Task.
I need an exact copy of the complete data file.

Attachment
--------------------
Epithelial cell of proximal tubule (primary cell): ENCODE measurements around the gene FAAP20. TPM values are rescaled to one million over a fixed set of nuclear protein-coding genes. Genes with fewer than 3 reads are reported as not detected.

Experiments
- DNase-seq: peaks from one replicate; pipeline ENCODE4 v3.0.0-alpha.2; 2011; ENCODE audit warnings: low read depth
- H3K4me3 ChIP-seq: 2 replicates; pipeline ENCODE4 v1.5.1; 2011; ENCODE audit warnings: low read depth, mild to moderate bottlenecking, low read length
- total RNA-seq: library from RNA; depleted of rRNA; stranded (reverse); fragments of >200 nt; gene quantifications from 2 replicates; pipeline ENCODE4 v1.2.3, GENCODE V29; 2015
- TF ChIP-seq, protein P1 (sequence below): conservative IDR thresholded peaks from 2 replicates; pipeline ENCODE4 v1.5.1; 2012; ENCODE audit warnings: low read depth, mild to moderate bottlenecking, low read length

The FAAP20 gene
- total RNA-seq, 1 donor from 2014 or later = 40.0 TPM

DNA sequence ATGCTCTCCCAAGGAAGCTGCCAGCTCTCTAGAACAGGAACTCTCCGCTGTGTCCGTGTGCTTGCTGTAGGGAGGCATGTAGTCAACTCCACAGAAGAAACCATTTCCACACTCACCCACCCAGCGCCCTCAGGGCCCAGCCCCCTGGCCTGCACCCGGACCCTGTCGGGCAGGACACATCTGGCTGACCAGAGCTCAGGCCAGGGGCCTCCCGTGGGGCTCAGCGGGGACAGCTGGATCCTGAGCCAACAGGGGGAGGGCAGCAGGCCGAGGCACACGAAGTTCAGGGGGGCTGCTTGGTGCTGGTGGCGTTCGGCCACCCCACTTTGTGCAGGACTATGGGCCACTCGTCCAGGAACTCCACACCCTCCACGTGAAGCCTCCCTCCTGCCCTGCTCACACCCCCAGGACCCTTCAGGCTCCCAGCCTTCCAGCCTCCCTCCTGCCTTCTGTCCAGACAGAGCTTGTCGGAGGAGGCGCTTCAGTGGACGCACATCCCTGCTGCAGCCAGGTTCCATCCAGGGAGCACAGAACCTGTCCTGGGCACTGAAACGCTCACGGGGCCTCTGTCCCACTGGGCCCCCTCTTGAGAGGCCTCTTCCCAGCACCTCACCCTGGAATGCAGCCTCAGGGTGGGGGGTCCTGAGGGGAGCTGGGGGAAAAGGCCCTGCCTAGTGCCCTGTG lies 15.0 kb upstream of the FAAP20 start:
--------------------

Epithelial cell of proximal tubule (primary cell): ENCODE measurements around the gene FAAP20. TPM values are rescaled to one million over a fixed set of nuclear protein-coding genes. Genes with fewer than 3 reads are reported as not detected.

Experiments
- DNase-seq: peaks from one replicate; pipeline ENCODE4 v3.0.0-alpha.2; 2011; ENCODE audit warnings: low read depth
- H3K4me3 ChIP-seq: 2 replicates; pipeline ENCODE4 v1.5.1; 2011; ENCODE audit warnings: low read depth, mild to moderate bottlenecking, low read length
- total RNA-seq: library from RNA; depleted of rRNA; stranded (reverse); fragments of >200 nt; gene quantifications from 2 replicates; pipeline ENCODE4 v1.2.3, GENCODE V29; 2015
- TF ChIP-seq, protein P1 (sequence below): conservative IDR thresholded peaks from 2 replicates; pipeline ENCODE4 v1.5.1; 2012; ENCODE audit warnings: low read depth, mild to moderate bottlenecking, low read length

The FAAP20 gene
- total RNA-seq, 1 donor from 2014 or later = 40.0 TPM

DNA sequence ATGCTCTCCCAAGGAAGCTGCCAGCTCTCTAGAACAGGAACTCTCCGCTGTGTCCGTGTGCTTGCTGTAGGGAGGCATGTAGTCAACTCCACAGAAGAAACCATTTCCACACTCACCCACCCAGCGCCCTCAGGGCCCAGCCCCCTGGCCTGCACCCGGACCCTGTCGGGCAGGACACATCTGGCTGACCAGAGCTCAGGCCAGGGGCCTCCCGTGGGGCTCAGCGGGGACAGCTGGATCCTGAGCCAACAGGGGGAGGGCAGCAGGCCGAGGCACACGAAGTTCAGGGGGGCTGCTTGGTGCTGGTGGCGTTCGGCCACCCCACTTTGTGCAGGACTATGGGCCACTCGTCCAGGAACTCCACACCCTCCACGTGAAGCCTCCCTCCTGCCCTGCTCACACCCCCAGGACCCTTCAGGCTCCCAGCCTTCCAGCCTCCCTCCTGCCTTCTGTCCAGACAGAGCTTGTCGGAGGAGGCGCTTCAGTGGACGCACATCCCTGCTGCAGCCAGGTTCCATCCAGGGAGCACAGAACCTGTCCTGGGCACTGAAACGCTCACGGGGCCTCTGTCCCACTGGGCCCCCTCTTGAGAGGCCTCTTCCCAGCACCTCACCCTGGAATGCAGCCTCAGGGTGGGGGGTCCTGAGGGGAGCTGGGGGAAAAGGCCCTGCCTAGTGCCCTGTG lies 15.0 kb upstream of the FAAP20 start: